I blame my dad.

He worked at MG Rover (before they went bankrupt) but he also bought and sold sneakers as a side hustle. Once or twice a year we would fly to New York, stay with my aunt in Jamaica, Queens, and fill both suitcases with heat. Back then, the latest sneakers were released in the US months before they were released in Europe, which meant we always had a jump on the competition. Driving around Birmingham with a suitcase full of trainers in the boot of my dad’s Rover 75 may not sound glamorous, but I still remember being the coolest kid in school when I put on my Nike Shox and TNs in PE.

Fast forward 10 years, and the force is still strong. By day (and most nights) I’m a lawyer in the City, and the rest of the time I’m a die-hard sneakerhead. At college and university, I’d pretty much retired from the sneaker game because, let’s face it, it’s an expensive hobby. My student budget just about stretched to rice and pasta, so there was no room for Air Jordan 5s.

After I left university and started working at a law firm, though, my swimming instructor started telling me about his sneaker collection. I pretended not to be interested, I’d given up the game, but I wanted to know how things had changed and whether I had it. My instructor explained that these days you can’t be a true sneakerhead unless you have a pair of Yeezys, and they’re impossible to get; challenge accepted. Like an addict relapsing, I became obsessed (again) with sneakers, and two weeks later I celebrated my first pair of Yeezys

Now I’m a litigator, which means I help banks, hedge funds and Fortune 500 companies win in court, but as any sneakerhead will know, avoiding weekly Ls on limited releases is the hardest game in town; and working in the City makes it much, much harder.

First, you just have to get used to being the only sneakerhead in the room. Most people in the City are (very) old men, and the only pair of trainers they own are a pair of old running shoes they probably left in one of their beach houses. That means that when dress-down Friday rolls around, my Air Jordan retros usually don’t go down too well. Some people disapprove, which is fine, but others just stare as if they’re some kind of alien life form. Yes, these are the people in the depressing category of people who never watched Space Jam.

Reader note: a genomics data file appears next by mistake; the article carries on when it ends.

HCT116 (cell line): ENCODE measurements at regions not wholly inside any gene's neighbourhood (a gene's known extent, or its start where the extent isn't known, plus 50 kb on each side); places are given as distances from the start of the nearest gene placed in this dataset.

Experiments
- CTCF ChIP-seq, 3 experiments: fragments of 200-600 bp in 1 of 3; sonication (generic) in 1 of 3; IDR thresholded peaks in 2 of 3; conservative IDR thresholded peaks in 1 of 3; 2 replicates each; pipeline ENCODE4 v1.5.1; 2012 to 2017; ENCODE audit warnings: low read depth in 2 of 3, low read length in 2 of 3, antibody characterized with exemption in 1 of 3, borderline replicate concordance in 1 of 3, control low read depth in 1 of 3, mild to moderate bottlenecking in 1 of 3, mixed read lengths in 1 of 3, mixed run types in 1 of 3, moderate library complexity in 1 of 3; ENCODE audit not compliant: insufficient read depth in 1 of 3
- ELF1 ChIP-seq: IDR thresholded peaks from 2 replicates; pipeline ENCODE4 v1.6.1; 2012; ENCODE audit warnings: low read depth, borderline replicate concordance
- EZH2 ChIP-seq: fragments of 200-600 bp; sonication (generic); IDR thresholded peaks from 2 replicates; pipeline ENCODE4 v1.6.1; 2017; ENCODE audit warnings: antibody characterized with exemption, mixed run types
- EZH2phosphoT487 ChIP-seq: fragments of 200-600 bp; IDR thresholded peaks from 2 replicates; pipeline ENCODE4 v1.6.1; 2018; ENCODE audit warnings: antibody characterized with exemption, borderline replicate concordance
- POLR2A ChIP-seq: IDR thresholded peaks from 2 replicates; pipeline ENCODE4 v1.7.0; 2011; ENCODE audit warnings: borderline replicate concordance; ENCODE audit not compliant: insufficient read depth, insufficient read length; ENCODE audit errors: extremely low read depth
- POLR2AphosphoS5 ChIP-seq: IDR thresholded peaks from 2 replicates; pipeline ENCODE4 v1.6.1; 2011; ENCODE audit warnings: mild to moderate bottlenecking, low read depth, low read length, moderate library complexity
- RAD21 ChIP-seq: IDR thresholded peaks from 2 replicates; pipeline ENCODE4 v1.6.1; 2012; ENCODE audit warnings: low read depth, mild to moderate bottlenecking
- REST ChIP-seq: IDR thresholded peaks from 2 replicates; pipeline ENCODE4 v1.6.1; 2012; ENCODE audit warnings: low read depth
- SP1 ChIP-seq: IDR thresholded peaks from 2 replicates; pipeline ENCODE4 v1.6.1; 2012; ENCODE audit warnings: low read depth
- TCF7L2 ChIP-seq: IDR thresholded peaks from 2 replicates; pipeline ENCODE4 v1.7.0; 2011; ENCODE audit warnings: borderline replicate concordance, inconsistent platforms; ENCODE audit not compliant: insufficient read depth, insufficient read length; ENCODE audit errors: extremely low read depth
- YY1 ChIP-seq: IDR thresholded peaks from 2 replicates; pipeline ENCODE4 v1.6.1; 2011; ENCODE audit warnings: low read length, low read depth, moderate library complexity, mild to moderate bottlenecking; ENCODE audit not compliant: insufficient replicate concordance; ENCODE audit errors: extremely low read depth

If that isn’t enough, try getting in position for a hyped release when you’re working in an office like mine. I’m sure there are millions of professionals across the country like me who have a standing ‘Strategy Meeting’ in their diary every Thursday morning for the weekly Supreme drop. I think I’ve now finally come to terms with the fact that buying sneakers while you’re at work is just too difficult. Once you’ve pressed refresh on Yeezy Supply so many times your office IP address has been blocked, or you’ve had to quickly minimise your screen as if you're doing something NSFW when your boss walks in, you realise it's best to leave some activities at home.

There’s no doubt though that the most annoying, frustrating, ridiculous thing about being a sneakerhead and working in the City is the notorious in-store raffle. How does anyone with a job take part in these stupid things? For starters, I don’t think I’ve had a lunch break since 2011, so the idea of telling my boss “I’m stepping away for an hour to queue at FootPatrol with some 16-year-olds for the latest pair of NMDs” is a non-starter. If any stores are reading this, please stop doing these. Some of us have to earn a living to buy your merchandise, which is hard enough as it is.

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